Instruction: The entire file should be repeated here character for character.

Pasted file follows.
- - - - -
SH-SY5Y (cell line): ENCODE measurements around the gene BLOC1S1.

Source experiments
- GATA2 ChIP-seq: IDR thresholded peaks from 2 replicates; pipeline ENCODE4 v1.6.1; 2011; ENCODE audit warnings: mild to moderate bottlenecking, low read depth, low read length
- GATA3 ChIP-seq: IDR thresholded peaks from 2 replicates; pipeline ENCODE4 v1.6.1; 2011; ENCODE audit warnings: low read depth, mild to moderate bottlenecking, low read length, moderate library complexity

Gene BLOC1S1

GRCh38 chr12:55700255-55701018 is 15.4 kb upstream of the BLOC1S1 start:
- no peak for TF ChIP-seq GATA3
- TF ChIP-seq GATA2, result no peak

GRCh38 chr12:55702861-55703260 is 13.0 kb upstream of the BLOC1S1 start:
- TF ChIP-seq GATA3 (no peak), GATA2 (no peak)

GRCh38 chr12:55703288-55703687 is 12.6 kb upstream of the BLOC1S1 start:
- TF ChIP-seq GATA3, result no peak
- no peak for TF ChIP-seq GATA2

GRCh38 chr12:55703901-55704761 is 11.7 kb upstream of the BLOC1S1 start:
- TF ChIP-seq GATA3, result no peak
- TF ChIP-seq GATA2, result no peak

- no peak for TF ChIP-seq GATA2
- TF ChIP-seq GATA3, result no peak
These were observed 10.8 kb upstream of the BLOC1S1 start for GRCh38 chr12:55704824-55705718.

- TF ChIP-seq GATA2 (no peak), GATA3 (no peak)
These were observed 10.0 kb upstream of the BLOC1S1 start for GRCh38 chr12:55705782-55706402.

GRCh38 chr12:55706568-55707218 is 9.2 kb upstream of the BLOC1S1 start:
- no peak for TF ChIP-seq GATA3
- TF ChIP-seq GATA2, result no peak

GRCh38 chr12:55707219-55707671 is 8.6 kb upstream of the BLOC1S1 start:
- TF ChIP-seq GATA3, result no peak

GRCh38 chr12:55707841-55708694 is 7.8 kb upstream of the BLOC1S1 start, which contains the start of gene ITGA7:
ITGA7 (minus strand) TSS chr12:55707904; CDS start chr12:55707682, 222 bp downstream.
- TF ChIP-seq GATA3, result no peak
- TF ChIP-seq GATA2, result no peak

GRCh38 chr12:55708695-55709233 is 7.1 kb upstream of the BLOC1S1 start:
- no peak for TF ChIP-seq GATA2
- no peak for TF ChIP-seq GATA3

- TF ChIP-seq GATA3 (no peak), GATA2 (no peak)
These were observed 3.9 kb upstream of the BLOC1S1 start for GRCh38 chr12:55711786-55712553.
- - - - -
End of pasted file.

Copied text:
SH-SY5Y (cell line): ENCODE measurements around the gene BLOC1S1.

Source experiments
- GATA2 ChIP-seq: IDR thresholded peaks from 2 replicates; pipeline ENCODE4 v1.6.1; 2011; ENCODE audit warnings: mild to moderate bottlenecking, low read depth, low read length
- GATA3 ChIP-seq: IDR thresholded peaks from 2 replicates; pipeline ENCODE4 v1.6.1; 2011; ENCODE audit warnings: low read depth, mild to moderate bottlenecking, low read length, moderate library complexity

Gene BLOC1S1

GRCh38 chr12:55700255-55701018 is 15.4 kb upstream of the BLOC1S1 start:
- no peak for TF ChIP-seq GATA3
- TF ChIP-seq GATA2, result no peak

GRCh38 chr12:55702861-55703260 is 13.0 kb upstream of the BLOC1S1 start:
- TF ChIP-seq GATA3 (no peak), GATA2 (no peak)

GRCh38 chr12:55703288-55703687 is 12.6 kb upstream of the BLOC1S1 start:
- TF ChIP-seq GATA3, result no peak
- no peak for TF ChIP-seq GATA2

GRCh38 chr12:55703901-55704761 is 11.7 kb upstream of the BLOC1S1 start:
- TF ChIP-seq GATA3, result no peak
- TF ChIP-seq GATA2, result no peak

- no peak for TF ChIP-seq GATA2
- TF ChIP-seq GATA3, result no peak
These were observed 10.8 kb upstream of the BLOC1S1 start for GRCh38 chr12:55704824-55705718.

- TF ChIP-seq GATA2 (no peak), GATA3 (no peak)
These were observed 10.0 kb upstream of the BLOC1S1 start for GRCh38 chr12:55705782-55706402.

GRCh38 chr12:55706568-55707218 is 9.2 kb upstream of the BLOC1S1 start:
- no peak for TF ChIP-seq GATA3
- TF ChIP-seq GATA2, result no peak

GRCh38 chr12:55707219-55707671 is 8.6 kb upstream of the BLOC1S1 start:
- TF ChIP-seq GATA3, result no peak

GRCh38 chr12:55707841-55708694 is 7.8 kb upstream of the BLOC1S1 start, which contains the start of gene ITGA7:
ITGA7 (minus strand) TSS chr12:55707904; CDS start chr12:55707682, 222 bp downstream.
- TF ChIP-seq GATA3, result no peak
- TF ChIP-seq GATA2, result no peak

GRCh38 chr12:55708695-55709233 is 7.1 kb upstream of the BLOC1S1 start:
- no peak for TF ChIP-seq GATA2
- no peak for TF ChIP-seq GATA3

- TF ChIP-seq GATA3 (no peak), GATA2 (no peak)
These were observed 3.9 kb upstream of the BLOC1S1 start for GRCh38 chr12:55711786-55712553.